Among common skin conditions affecting the scalp, dandruff is widely prevalent. The onset of dandruff and its precise diagnosis is a bit challenging. However, an easy way of preventing and curing dandruff is through adjusting your food habits. Yes, the food you eat does affect dandruff, i.e. certain foods aggravate dandruff and some help to get rid of it.
The following foods are known to aggravate dandruff:
Most contemporary diets, particularly those with a heavy incidence of packaged or pre-packaged foods, are a rich source of saturated fats. This type of fat is needed by the body in smaller amounts. The daily requirement can be easily surpassed if packaged foods are regularly eaten. The excess fat is stored in the body that apart from promoting a tendency to gain weight harms the body’s metabolic functions.
This is particularly applicable to the dandruff problem. Such fatty diets stimulate the sebaceous glands into producing excess amounts of sebum. The overproduction of sebum acts as a catalyst for various kinds of infections that worsen the dandruff situation. This includes fungus like P. ovale that dwells in scalps with excessive sebum levels. In this case, the scalp might appear oily, but it can still harbor dandruff due to the increasing infection that causes decomposition of the skin’s cells, creating dandruff flakes.
Excessive sweating in the scalp is an established cause of dandruff. This is because sweating increases the vulnerability of the outer layer of skin cells in the scalp, making them susceptible to being easily scratched-off. Spicy foods are known to induce sweating. This is because spicy foods tend to raise the body’s temperature, inducing perspiration that is more pronounced around the temple and the scalp. The sudden release of sebum from the sweat glands on the scalp further irritates the skin, causing a prickly feeling to develop.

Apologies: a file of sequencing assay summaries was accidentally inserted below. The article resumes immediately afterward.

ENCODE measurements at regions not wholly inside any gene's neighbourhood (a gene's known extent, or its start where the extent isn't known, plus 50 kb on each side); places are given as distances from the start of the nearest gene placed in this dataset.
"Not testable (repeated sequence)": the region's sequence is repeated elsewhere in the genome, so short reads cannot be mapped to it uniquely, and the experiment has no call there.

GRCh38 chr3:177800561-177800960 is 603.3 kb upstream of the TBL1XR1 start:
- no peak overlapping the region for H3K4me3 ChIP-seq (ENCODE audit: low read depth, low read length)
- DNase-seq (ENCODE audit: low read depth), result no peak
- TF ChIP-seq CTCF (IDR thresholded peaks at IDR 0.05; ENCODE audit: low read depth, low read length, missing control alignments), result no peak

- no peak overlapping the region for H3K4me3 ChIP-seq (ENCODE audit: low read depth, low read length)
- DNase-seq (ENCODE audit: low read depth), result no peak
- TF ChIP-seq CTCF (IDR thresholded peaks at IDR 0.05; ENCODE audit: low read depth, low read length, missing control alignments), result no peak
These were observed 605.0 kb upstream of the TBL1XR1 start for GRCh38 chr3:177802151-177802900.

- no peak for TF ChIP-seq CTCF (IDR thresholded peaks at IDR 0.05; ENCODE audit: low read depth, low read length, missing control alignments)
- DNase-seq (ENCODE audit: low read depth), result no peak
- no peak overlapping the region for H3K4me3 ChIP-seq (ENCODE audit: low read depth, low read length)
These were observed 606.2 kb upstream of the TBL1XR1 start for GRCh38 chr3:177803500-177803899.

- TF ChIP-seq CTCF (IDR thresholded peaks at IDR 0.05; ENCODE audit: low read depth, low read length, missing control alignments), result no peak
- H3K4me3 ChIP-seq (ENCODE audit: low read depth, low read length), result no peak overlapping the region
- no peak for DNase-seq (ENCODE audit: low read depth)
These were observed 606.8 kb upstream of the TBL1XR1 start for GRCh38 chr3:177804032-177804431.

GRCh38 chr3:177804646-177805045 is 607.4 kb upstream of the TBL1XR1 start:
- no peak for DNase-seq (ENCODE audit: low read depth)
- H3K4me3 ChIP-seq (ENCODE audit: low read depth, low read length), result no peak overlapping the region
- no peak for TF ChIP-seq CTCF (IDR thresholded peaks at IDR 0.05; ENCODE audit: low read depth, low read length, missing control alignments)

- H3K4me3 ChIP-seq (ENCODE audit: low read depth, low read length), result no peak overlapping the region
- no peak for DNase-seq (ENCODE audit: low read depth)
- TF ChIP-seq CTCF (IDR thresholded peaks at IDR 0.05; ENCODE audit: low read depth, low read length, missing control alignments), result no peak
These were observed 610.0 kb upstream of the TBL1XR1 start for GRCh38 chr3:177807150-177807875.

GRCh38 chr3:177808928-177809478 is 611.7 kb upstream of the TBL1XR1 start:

Dandruff is commonly understood as a condition of flaky or dry scalp skin. This condition can be largely controlled by regulating the hydration level of the body. Thus, foods that aid the elimination of bodily fluids should be consumed in minimal amounts. This includes beverages like tea and coffee that are established dehydrating agents. Such foods stimulate frequent urination and perspiration, lowering the body’s fluid levels.
The following foods help to cure dandruff:
Green Vegetables and Fruits
Green vegetables and fruits with thick skins are reputed sources of soluble and insoluble fiber. The body’s ability to absorb water from the large intestine is largely dependent on the overall health of intestines. If the intestines are overwhelmed with compacted/hardened stools, an unwanted state of artificial dehydration is established. This means that the body is unable to absorb sufficient water though the individual may be consuming the appropriate amount of fluids. This form of constipation can be solved by consuming green, leafy vegetables and fruits on a regular basis. While the soluble fiber helps in the motility of the intestine, the insoluble fiber presses against the impacted stools, alleviating constipation.
Foods that offer a high concentration of Vitamin B are critical for limiting the proliferation of dandruff. Vitamin B is needed by the scalp to heal and thus limit the crusting of its upper surface. Simple foods like bananas, avocados, beef, tuna, legumes and oats are rich sources of various types of vitamin B.
Omega-3 Fatty Acid Foods
Food items like fish (or fish oil) and flaxseed are rich sources of omega-3 fatty acids. These foods are particularly recommended to dandruff sufferers whose dandruff is accompanied by excessively dry, bodily skin. These fatty acids don’t make the individual vulnerable to gaining weight. Instead, they keep the skin naturally moisturized, helping to cure dandruff.